Linda Frazer told the board that she has “served God, loved God. God made a man and a woman, nothing more, nothing less. To tell children they can be another gender is against God. I do not want to stand before God and say I did nothing to protect children. A man and a woman can procreate. A man and a man cannot. A woman and a woman cannot. A transgendered woman cannot get pregnant. There’s a website Why? Because transgendered life is not God’s answer. What is a woman? She is created in the image of God. She is a helpmate to her husband, and she bears children The devil in the Garden of Eden told Eve the truth along with a lie. The devil has not changed his tactics. Today, the same thing. The devil is behind the lies. The devil is after your children. The Colorado Springs shooter identified as nonbinary. The Denver shooter identified as trans.”
Frazer’s remarks provoked two members of the audience who disagreed with her to yell in response.
Shaw had the police remove both.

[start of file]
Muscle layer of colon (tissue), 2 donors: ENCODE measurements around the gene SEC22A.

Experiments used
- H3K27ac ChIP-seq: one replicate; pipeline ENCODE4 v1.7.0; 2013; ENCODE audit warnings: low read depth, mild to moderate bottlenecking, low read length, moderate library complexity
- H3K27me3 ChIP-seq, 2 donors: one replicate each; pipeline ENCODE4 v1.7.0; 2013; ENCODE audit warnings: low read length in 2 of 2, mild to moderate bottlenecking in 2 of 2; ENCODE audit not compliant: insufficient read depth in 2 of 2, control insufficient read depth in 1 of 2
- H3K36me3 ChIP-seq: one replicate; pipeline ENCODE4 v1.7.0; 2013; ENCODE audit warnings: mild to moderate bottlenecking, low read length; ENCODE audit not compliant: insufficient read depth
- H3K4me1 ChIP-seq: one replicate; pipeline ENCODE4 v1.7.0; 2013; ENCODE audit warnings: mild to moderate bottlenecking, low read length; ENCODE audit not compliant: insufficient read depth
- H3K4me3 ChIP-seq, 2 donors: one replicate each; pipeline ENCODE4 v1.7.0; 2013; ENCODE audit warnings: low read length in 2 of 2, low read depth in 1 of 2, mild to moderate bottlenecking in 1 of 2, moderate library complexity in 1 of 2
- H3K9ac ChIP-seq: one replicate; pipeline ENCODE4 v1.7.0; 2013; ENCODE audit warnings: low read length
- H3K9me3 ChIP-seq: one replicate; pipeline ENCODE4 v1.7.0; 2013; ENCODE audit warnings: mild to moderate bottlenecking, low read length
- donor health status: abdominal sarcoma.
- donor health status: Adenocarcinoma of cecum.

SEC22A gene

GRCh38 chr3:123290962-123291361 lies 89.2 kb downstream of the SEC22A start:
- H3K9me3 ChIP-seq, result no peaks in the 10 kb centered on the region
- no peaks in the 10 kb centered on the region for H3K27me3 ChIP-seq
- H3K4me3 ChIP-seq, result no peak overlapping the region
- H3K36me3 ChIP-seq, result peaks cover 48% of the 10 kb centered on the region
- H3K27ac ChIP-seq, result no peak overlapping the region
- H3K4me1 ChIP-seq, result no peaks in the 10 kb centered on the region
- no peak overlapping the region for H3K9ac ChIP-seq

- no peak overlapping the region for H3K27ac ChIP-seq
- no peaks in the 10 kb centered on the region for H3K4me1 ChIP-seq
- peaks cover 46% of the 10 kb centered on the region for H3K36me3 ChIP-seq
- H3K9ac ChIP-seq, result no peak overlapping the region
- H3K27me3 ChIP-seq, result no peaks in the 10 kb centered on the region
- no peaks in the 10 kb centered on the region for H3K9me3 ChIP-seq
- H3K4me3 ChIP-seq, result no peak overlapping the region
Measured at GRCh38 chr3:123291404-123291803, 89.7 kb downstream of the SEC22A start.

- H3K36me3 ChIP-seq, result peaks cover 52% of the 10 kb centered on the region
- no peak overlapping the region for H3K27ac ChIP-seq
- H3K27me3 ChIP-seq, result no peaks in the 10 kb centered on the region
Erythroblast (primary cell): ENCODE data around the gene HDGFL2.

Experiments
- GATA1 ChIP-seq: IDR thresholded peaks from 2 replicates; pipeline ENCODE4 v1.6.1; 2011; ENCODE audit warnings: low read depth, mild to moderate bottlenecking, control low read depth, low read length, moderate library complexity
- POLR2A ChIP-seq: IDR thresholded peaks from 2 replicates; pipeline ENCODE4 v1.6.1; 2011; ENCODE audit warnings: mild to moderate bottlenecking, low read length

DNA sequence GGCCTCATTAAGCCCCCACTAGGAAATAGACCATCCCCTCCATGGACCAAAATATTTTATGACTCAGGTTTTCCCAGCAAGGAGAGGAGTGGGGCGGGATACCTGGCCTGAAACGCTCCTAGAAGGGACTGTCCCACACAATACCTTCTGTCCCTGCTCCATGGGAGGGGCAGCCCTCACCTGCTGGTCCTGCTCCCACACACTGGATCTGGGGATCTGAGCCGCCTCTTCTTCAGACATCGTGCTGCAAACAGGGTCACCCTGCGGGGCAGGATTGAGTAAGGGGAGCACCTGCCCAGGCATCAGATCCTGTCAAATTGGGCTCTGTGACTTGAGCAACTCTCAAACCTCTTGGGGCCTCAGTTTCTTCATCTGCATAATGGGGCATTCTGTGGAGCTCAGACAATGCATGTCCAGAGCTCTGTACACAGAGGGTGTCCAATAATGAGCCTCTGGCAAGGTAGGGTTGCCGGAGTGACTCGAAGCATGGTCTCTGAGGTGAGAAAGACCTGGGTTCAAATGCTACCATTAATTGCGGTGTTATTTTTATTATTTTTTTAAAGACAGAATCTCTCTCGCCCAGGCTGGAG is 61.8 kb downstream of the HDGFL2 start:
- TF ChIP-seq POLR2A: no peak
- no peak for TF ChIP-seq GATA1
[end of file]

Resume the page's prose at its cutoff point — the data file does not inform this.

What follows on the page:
Minook Grigorian, an immigrant carrying an American flag to the podium, told the board, “America is the greatest country and the LGBTQ+IEA crowd has been numerous times chanting, ‘Death to America! Death to Christian Fascists!’ They want to burn the American flag. That’s not American. That’s terrorist talk. That’s evil talk. I will not stand for that. I will fight for my country and for this flag with all my might. Now they want to come after my kids. Oh, no, no. Not the kids. You cannot touch the kids. America has to realize that child slavery, child trafficking, child pornography is all pedophilia. I don’t care how soft words you put it, it is downline pedophilia. If you don’t wake up as parents and fight for our kids… These are our kids, not your kids. I’m fighting for my kids. I have four beautiful daughters in LAUSD and I am fighting for the same thing that these parents are fighting. Leave our kids alone. These are our kids! I get to decide what my kids’ future should be. And if for some God damn reason my children want to be lesbian or gay, that will be up to me to talk to my own kids, not the [L]USD, not the school, not the teachers. I should be the one to consult my children. Nobody else has the right to say what I can or cannot teach my children. Just like I’m not pushing my family values on anybody, I don’t want them to push it on my family. MY family is a Christian-based family and I love my God. And I love my neighbors. We can only be tolerant so much. You cannot expect us to give you my children and you do what you want with them. No! That’s not going to happen. You can be in my sports. You can be in my clothes. You can be in my drinks. You can be in my cars. I don’t care. But you better leave my kids alone. These are my kids. And I will defend my kids, my flag and my country with all the might that I have.”